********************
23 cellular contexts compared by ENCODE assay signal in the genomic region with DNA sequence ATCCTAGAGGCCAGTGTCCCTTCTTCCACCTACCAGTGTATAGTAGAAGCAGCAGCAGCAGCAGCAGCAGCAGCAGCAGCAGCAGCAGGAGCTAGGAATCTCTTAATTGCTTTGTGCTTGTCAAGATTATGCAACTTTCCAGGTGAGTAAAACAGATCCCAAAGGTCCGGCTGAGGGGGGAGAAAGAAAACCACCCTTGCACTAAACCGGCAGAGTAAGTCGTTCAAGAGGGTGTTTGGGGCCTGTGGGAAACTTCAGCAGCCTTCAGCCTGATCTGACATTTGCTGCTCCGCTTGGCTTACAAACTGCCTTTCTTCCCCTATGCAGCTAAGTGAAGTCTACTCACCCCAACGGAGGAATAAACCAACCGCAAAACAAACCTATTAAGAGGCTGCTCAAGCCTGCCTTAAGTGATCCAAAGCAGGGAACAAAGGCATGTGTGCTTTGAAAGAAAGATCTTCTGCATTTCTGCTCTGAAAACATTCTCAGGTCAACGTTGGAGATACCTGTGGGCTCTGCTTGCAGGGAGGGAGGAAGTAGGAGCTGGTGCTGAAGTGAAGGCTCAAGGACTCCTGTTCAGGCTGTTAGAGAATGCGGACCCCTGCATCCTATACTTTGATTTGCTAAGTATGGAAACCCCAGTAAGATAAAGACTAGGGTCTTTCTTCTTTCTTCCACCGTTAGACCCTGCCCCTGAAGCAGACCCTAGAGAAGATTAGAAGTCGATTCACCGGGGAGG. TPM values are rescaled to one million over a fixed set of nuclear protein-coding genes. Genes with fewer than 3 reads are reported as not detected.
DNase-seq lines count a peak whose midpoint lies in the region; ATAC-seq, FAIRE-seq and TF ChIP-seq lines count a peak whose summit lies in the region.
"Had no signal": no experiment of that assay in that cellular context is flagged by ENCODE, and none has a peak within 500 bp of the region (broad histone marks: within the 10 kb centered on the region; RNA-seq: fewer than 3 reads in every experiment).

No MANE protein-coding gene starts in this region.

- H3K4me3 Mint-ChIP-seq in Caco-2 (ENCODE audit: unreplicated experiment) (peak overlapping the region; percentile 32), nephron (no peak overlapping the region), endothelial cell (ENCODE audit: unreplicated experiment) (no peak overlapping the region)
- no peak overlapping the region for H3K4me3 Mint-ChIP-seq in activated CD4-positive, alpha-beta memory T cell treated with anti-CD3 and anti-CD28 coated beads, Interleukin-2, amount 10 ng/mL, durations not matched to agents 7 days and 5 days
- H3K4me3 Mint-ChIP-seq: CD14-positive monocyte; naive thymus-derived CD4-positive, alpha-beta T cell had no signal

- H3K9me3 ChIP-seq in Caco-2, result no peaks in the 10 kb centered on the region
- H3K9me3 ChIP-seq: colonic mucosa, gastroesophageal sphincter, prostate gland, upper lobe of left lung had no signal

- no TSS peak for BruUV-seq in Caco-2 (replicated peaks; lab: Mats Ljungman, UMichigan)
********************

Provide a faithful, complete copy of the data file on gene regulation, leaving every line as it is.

23 cellular contexts compared by ENCODE assay signal in the genomic region with DNA sequence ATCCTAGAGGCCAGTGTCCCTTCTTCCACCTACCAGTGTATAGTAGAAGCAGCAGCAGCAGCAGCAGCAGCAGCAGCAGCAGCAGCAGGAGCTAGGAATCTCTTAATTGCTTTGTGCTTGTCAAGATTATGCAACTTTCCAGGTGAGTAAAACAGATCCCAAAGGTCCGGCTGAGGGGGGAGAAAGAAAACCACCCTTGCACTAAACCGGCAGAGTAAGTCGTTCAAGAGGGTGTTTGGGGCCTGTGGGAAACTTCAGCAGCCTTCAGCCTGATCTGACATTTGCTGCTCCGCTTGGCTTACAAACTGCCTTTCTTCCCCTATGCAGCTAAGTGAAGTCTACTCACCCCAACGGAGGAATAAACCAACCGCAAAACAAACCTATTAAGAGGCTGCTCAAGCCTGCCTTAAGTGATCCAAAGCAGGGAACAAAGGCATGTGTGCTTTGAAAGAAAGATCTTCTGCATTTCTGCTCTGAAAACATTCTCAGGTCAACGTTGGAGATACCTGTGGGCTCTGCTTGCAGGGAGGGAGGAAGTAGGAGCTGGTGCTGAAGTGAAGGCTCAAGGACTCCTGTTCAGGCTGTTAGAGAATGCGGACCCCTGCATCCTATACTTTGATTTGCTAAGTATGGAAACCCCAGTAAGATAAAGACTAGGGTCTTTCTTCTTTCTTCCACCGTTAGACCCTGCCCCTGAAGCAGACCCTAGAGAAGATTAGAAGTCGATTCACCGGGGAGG. TPM values are rescaled to one million over a fixed set of nuclear protein-coding genes. Genes with fewer than 3 reads are reported as not detected.
DNase-seq lines count a peak whose midpoint lies in the region; ATAC-seq, FAIRE-seq and TF ChIP-seq lines count a peak whose summit lies in the region.
"Had no signal": no experiment of that assay in that cellular context is flagged by ENCODE, and none has a peak within 500 bp of the region (broad histone marks: within the 10 kb centered on the region; RNA-seq: fewer than 3 reads in every experiment).

No MANE protein-coding gene starts in this region.

- H3K4me3 Mint-ChIP-seq in Caco-2 (ENCODE audit: unreplicated experiment) (peak overlapping the region; percentile 32), nephron (no peak overlapping the region), endothelial cell (ENCODE audit: unreplicated experiment) (no peak overlapping the region)
- no peak overlapping the region for H3K4me3 Mint-ChIP-seq in activated CD4-positive, alpha-beta memory T cell treated with anti-CD3 and anti-CD28 coated beads, Interleukin-2, amount 10 ng/mL, durations not matched to agents 7 days and 5 days
- H3K4me3 Mint-ChIP-seq: CD14-positive monocyte; naive thymus-derived CD4-positive, alpha-beta T cell had no signal

- H3K9me3 ChIP-seq in Caco-2, result no peaks in the 10 kb centered on the region
- H3K9me3 ChIP-seq: colonic mucosa, gastroesophageal sphincter, prostate gland, upper lobe of left lung had no signal

- no TSS peak for BruUV-seq in Caco-2 (replicated peaks; lab: Mats Ljungman, UMichigan)